On June 25, 2015, the Illinois Appellate Court, First District, held that a noncompetition provision in an employment contract is unenforceable for lack of consideration when the duration of the employee’s employment is less than two years and there is no other consideration. McInnis v. OAG Motorcycle Ventures, Inc., 2015 IL App (1st) 130097 (June 25, 2015). A motorcycle salesman who resigned after 18 months filed a declaratory judgment action seeking to declare restrictive covenants in his employment contract unenforceable. The employer filed a counterclaim to enforce the restrictive covenants. The trial court ruled in favor of the former employee; and the employer appealed. The First District affirmed the ruling of the trial court and, in so doing, upheld and clarified its 2013 appellate decision in Fifield v. Premier Dealer Services, Inc.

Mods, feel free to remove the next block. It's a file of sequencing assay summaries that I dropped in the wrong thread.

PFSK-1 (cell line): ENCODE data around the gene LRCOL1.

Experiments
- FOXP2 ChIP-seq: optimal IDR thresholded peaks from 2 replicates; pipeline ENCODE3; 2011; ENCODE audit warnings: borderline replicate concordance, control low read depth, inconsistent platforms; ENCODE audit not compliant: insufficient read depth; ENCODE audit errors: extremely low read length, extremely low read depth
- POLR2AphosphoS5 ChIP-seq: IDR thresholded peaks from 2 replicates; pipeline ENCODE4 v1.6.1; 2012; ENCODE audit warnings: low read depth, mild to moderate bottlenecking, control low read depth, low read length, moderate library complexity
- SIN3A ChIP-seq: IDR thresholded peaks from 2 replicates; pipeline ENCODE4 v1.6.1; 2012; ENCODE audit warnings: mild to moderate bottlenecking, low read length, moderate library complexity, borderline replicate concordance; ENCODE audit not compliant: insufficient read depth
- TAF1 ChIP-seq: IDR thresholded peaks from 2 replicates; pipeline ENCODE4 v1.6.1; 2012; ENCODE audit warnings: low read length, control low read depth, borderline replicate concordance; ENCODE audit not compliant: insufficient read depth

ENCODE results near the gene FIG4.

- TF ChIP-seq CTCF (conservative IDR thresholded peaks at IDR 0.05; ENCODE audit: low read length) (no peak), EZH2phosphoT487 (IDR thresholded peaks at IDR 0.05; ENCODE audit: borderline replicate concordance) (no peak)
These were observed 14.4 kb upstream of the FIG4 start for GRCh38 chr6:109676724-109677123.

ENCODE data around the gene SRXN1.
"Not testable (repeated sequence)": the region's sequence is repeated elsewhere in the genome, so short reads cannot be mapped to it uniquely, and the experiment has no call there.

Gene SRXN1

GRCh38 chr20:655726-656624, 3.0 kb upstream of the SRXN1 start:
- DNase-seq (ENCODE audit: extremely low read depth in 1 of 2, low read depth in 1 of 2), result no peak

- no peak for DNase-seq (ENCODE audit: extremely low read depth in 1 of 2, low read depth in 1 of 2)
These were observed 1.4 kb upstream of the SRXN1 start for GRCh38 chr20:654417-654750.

Under Illinois law, for a post-employment restrictive covenant such as a noncompetition agreement to be valid and enforceable, its terms must be reasonable. A noncompetition agreement is reasonable only if it: (1) is no greater than required to protect a legitimate business interest of the employer; (2)does not impose an undue hardship on the employee; and (3) is not injurious to the public. The unique circumstances of each case must be analyzed to determine reasonableness. However, before considering whether a restrictive covenant is reasonable, a court must first determine: (1) whether the restriction is ancillary to a valid employment agreement; and (2) whether the restriction is supported by adequate consideration. If a noncompetition agreement is not supported by adequate consideration, it is invalid and unenforceable as a matter of law. Consideration is something of value exchanged for a promise. Continued employment may constitute adequate consideration to support a noncompetition provision in an employment contract, but only if it is substantial. The appellate court’s decision in McInnis reestablishes the bright-line rule announced in Fifield, that continued employment for less than 2 years is not sufficient consideration to support a noncompete agreement.